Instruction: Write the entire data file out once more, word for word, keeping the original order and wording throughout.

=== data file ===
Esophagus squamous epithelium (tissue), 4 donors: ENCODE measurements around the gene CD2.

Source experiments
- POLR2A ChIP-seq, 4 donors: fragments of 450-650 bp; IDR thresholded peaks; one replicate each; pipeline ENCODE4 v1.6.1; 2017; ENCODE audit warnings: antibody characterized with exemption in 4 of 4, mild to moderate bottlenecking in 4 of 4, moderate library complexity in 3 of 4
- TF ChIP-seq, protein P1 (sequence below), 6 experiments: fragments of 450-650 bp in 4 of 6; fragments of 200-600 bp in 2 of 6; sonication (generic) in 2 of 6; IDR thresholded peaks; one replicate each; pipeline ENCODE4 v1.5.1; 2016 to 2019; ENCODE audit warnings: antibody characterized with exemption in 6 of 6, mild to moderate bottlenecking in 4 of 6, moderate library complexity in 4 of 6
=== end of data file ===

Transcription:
Esophagus squamous epithelium (tissue), 4 donors: ENCODE measurements around the gene CD2.

Source experiments
- POLR2A ChIP-seq, 4 donors: fragments of 450-650 bp; IDR thresholded peaks; one replicate each; pipeline ENCODE4 v1.6.1; 2017; ENCODE audit warnings: antibody characterized with exemption in 4 of 4, mild to moderate bottlenecking in 4 of 4, moderate library complexity in 3 of 4
- TF ChIP-seq, protein P1 (sequence below), 6 experiments: fragments of 450-650 bp in 4 of 6; fragments of 200-600 bp in 2 of 6; sonication (generic) in 2 of 6; IDR thresholded peaks; one replicate each; pipeline ENCODE4 v1.5.1; 2016 to 2019; ENCODE audit warnings: antibody characterized with exemption in 6 of 6, mild to moderate bottlenecking in 4 of 6, moderate library complexity in 4 of 6